There are over 2000 species of flea in the world. Thankfully, only the cat flea and the dog flea (Ctenocephalides felis, Ctenocephalides canis) are important to dogs and cats. Despite the name, cat fleas infest dogs just as much as they infest cats.
The problem is that fleas breed in stupendous numbers. Each female can lay as many as 200 eggs, which immediately fall off the animal, all around your home.
This is why scientists the world over agree that Integrated Flea Control, where you use one type of insecticide to kill fleas on the pet and another to kill their eggs, is the most effective way to eliminate fleas.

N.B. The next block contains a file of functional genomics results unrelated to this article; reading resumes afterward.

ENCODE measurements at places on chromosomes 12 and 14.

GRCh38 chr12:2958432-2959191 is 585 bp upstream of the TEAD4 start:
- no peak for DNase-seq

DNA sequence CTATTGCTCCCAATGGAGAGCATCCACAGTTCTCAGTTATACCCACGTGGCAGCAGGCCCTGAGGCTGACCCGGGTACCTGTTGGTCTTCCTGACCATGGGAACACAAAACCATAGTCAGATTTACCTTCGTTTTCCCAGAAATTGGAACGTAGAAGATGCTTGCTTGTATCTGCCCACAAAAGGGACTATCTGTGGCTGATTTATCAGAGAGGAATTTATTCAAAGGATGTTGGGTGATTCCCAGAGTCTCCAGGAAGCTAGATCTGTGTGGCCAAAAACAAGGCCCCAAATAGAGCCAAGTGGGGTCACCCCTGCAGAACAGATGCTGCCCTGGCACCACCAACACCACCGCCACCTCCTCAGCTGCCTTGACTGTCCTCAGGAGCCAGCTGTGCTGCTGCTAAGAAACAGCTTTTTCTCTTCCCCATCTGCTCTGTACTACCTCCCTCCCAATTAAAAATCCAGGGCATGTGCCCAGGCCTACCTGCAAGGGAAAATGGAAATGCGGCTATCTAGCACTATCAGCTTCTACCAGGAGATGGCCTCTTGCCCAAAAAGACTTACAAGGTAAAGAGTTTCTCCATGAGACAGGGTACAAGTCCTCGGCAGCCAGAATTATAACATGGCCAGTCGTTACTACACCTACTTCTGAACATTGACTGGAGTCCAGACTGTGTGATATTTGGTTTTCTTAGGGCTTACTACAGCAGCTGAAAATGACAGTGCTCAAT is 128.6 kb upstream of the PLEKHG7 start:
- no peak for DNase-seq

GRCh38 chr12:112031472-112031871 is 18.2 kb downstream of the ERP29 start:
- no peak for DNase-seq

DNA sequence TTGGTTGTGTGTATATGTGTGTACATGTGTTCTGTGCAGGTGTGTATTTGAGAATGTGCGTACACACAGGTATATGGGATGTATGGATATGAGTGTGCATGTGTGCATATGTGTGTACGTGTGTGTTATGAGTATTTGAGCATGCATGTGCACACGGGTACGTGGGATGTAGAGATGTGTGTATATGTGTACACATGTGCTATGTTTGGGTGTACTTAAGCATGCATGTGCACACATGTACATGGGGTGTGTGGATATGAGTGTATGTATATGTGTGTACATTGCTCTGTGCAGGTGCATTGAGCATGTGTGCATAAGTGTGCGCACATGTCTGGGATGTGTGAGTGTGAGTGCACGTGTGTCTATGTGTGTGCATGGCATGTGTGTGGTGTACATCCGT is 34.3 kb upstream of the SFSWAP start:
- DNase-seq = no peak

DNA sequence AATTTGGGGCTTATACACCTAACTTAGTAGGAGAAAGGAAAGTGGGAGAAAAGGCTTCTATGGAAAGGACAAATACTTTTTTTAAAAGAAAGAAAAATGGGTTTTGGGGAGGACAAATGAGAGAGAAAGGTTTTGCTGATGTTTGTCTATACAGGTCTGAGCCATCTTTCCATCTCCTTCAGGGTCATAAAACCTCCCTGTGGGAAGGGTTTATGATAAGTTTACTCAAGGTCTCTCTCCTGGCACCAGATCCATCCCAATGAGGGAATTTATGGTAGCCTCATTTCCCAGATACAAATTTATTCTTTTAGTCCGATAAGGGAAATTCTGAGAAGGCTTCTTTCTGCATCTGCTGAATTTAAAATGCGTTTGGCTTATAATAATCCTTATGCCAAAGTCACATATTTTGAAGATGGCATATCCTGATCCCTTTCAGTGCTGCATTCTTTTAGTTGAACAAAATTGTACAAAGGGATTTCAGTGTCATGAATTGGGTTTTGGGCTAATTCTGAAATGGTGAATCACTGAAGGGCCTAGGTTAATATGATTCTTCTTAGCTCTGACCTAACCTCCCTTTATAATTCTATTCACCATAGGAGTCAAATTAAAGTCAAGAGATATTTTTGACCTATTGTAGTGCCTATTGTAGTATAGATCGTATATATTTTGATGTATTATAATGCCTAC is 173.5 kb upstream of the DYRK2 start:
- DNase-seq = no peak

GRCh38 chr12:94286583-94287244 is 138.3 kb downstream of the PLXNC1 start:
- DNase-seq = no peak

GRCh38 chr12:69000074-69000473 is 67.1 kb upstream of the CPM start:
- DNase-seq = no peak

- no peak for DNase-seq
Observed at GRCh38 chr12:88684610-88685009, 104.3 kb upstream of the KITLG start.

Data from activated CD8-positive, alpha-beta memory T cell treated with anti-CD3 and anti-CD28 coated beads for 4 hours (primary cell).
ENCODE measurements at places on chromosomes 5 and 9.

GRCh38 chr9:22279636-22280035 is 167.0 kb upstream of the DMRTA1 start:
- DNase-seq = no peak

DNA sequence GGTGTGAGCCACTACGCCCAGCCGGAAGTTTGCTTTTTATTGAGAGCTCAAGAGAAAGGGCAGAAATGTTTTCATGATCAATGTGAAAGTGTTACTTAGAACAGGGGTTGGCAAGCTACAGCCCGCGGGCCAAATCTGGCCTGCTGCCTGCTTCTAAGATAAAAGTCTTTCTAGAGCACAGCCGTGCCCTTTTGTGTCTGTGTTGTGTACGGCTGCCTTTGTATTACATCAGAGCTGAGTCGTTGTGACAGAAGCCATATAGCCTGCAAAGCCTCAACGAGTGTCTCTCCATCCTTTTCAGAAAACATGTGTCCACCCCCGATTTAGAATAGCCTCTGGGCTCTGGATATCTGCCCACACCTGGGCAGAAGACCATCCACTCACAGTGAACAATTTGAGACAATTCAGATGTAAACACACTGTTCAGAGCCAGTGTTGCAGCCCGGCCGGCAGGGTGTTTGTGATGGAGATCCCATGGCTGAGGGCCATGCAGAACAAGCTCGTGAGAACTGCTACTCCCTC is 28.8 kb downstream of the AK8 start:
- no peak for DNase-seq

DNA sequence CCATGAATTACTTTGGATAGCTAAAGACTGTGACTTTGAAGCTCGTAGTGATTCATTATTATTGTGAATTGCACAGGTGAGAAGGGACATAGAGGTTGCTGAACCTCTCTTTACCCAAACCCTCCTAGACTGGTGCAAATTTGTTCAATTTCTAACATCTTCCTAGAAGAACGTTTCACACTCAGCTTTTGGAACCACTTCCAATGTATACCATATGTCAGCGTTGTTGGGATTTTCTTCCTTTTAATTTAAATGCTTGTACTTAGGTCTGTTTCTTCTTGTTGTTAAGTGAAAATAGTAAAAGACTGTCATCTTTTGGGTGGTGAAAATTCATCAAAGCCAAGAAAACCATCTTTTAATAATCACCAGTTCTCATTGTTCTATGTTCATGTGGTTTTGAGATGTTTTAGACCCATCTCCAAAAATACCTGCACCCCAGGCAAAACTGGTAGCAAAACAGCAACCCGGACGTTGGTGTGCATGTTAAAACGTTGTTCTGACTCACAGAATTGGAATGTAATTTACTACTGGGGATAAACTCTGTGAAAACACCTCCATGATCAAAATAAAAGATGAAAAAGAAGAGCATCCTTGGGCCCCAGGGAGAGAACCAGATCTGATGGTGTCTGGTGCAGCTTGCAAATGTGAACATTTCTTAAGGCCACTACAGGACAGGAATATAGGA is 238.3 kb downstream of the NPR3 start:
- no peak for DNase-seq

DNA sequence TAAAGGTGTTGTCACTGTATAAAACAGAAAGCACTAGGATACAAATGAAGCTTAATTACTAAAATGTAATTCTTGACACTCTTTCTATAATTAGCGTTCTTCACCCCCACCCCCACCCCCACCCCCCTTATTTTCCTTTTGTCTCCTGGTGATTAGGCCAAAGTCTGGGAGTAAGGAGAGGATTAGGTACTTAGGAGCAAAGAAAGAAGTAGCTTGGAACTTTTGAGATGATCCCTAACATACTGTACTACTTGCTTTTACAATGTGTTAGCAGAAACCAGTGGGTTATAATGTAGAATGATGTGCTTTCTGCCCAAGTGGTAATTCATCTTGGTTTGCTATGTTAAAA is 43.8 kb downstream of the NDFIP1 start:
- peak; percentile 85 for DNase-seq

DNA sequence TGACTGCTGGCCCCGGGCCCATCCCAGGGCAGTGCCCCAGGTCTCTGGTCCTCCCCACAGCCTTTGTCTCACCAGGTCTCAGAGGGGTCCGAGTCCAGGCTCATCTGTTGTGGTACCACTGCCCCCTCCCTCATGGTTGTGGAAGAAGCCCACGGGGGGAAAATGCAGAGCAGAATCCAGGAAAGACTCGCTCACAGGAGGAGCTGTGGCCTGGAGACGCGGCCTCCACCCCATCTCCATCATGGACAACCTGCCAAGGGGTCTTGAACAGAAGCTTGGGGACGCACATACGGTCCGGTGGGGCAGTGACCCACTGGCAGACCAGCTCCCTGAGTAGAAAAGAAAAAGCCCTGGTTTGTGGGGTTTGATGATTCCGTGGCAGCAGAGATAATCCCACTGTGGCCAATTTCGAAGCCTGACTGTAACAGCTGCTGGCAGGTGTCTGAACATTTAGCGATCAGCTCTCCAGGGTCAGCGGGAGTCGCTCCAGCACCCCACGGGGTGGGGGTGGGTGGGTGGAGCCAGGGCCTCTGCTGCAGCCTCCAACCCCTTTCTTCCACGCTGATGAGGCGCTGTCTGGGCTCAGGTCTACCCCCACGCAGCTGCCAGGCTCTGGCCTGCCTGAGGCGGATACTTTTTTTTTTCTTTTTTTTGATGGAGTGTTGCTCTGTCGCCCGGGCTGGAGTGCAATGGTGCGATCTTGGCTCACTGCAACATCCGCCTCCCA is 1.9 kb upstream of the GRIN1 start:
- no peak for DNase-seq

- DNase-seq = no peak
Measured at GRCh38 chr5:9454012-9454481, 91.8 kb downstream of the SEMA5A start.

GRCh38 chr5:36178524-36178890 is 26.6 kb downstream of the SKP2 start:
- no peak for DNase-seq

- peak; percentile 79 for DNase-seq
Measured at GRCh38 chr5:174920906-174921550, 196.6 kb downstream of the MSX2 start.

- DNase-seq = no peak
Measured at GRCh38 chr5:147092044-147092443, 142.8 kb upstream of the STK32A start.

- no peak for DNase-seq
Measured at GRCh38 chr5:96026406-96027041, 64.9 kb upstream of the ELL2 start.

The degree to which you need to control fleas will vary from person to person, and from pet to pet.
You might think that a pet kept entirely indoors would be at no risk of catching fleas. But don't forget that it only takes a visit from one untreated animal to trigger an infestation in your home, so even housebound pets may require flea control.
Pets that routinely go outdoors will likely come into contact with fleas from time to time, and require regular treatment.
Finally, some pets are allergic to relatively small numbers of fleas, and may need particularly stringent flea control.
Discuss the most appropriate level of flea control with your veterinary surgeon. Before you do, though, it is important that you have a basic understanding about fleas. Please read on by clicking the link below.